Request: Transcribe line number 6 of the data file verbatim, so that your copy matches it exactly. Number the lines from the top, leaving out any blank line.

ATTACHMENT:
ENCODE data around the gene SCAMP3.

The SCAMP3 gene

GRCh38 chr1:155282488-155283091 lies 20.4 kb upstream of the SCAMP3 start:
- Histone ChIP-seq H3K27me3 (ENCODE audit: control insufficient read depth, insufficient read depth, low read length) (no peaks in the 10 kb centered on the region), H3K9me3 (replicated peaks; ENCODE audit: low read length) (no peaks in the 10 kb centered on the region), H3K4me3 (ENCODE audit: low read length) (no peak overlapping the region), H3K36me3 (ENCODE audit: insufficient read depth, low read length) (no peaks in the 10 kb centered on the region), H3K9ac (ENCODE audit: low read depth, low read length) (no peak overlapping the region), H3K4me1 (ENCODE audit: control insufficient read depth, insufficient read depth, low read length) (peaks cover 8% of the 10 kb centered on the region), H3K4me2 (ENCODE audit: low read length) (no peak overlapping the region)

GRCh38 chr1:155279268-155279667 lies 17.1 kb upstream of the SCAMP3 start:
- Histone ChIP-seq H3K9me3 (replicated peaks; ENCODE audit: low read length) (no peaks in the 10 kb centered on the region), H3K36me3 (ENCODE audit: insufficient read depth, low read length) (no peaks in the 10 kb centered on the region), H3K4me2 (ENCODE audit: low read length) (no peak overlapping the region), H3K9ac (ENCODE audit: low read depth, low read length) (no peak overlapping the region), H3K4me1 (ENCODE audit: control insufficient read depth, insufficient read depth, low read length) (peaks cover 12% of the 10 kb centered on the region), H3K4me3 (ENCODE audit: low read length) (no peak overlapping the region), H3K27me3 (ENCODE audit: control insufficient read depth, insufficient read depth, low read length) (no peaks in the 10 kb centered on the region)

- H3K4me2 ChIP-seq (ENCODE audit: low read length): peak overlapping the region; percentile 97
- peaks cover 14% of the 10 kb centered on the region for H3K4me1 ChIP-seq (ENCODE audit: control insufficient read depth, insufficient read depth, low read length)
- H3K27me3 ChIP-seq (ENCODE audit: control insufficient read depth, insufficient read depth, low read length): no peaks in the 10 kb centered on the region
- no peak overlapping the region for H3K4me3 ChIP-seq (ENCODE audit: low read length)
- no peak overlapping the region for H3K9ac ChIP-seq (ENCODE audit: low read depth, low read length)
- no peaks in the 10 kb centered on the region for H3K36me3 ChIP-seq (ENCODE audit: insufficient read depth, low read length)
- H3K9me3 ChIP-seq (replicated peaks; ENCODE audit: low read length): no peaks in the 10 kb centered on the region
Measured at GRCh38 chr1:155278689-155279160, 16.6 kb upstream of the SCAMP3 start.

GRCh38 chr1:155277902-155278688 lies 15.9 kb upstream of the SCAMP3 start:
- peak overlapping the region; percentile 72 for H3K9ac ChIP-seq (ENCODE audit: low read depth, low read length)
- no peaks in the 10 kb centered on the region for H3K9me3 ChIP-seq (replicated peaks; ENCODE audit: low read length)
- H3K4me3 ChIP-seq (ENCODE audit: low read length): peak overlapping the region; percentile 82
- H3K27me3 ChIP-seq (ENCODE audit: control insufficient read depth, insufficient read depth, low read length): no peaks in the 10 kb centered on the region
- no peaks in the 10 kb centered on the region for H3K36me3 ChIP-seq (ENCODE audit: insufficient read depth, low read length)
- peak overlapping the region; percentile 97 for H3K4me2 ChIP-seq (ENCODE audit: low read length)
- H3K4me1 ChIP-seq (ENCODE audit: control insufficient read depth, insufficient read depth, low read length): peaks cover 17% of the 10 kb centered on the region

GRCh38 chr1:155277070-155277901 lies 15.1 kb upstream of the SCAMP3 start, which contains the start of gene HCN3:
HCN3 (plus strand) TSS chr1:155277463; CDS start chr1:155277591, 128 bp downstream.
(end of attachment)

- Histone ChIP-seq H3K9me3 (replicated peaks; ENCODE audit: low read length) (no peaks in the 10 kb centered on the region), H3K36me3 (ENCODE audit: insufficient read depth, low read length) (no peaks in the 10 kb centered on the region), H3K4me2 (ENCODE audit: low read length) (no peak overlapping the region), H3K9ac (ENCODE audit: low read depth, low read length) (no peak overlapping the region), H3K4me1 (ENCODE audit: control insufficient read depth, insufficient read depth, low read length) (peaks cover 12% of the 10 kb centered on the region), H3K4me3 (ENCODE audit: low read length) (no peak overlapping the region), H3K27me3 (ENCODE audit: control insufficient read depth, insufficient read depth, low read length) (no peaks in the 10 kb centered on the region)